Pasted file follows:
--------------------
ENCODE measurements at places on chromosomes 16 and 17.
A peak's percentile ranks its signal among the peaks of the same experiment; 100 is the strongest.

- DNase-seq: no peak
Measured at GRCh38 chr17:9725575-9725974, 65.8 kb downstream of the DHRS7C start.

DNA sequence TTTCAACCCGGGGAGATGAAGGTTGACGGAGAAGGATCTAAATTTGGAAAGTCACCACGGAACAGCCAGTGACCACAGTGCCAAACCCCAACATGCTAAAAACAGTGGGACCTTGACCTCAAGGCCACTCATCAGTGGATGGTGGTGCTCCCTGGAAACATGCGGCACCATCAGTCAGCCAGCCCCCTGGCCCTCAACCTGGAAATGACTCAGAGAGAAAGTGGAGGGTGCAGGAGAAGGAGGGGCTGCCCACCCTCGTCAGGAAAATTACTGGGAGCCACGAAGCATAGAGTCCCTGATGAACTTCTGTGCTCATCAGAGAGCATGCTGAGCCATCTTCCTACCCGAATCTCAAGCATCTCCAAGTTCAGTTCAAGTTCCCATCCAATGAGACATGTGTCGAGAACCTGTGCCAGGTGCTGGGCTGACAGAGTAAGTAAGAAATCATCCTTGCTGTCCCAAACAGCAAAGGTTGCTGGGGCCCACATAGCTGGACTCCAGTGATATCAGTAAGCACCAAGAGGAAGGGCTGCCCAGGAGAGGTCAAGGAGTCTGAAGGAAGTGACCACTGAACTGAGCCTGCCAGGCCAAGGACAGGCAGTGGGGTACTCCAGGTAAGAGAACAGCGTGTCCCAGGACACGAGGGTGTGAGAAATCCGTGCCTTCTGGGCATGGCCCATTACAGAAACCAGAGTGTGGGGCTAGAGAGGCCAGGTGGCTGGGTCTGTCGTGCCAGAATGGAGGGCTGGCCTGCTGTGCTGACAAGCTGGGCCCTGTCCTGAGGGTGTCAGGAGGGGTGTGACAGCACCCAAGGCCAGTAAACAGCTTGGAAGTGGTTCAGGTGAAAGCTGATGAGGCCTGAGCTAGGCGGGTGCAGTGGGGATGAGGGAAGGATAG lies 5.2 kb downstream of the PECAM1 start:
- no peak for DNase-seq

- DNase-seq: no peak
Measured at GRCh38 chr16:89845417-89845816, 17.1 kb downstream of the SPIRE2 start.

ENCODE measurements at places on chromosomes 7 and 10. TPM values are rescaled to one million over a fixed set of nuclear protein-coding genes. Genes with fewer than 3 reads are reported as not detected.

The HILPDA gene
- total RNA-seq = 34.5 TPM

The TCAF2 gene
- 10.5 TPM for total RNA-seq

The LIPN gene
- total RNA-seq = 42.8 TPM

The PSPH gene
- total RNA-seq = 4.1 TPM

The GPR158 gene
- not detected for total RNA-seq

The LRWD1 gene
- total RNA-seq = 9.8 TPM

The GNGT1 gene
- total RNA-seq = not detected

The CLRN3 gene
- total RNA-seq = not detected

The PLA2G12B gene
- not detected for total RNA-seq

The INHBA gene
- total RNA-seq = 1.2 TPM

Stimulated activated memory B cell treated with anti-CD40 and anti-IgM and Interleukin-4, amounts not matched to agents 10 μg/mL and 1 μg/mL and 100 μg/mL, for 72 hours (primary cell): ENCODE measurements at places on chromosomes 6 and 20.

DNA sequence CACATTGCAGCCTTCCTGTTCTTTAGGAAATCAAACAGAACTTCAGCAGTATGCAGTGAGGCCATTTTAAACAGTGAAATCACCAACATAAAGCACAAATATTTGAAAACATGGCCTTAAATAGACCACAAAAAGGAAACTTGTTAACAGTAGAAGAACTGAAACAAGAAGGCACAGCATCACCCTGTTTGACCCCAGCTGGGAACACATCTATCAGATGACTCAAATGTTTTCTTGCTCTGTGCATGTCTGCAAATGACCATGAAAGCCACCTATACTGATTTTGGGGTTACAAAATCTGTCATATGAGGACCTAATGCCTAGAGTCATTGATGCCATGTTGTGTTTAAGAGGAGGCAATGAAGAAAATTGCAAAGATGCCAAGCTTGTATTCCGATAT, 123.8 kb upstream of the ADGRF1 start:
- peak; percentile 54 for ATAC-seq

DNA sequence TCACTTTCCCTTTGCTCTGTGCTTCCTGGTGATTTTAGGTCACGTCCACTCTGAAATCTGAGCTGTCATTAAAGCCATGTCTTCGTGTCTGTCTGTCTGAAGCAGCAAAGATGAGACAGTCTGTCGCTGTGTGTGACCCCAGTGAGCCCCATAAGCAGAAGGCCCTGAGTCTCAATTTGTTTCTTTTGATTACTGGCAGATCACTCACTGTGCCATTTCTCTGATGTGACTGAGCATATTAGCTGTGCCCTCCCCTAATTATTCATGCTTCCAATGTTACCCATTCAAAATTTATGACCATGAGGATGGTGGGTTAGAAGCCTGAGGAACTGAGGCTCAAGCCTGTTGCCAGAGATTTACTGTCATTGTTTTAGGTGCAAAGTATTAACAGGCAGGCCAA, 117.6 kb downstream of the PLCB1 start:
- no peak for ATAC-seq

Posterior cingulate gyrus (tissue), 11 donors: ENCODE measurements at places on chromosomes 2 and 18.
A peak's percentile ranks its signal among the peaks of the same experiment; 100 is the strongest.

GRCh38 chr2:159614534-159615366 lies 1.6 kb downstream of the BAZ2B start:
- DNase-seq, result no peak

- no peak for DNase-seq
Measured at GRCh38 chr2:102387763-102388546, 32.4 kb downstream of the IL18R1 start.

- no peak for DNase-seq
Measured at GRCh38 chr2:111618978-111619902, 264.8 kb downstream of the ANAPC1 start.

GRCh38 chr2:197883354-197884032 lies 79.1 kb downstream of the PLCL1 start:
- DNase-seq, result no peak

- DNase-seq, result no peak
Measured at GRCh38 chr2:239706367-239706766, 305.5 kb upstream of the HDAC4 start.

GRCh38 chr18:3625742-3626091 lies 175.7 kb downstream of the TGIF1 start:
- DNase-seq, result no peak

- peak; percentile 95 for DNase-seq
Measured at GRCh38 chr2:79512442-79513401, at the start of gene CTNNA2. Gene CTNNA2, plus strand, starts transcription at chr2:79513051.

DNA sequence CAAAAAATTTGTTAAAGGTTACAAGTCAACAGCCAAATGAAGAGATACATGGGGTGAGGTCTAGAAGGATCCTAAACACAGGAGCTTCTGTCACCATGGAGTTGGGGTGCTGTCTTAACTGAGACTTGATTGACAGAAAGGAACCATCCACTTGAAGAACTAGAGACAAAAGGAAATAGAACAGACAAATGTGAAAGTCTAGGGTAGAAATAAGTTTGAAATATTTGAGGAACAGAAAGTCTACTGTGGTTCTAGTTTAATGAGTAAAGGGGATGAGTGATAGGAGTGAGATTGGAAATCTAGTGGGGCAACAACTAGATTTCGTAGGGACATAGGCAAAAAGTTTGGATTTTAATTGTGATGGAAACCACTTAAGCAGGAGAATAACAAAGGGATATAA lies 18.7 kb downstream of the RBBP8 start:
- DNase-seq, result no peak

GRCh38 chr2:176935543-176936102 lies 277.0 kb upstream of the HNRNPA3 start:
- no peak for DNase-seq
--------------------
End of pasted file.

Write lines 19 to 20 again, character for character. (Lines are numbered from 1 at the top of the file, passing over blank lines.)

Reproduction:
- not detected for total RNA-seq

The LRWD1 gene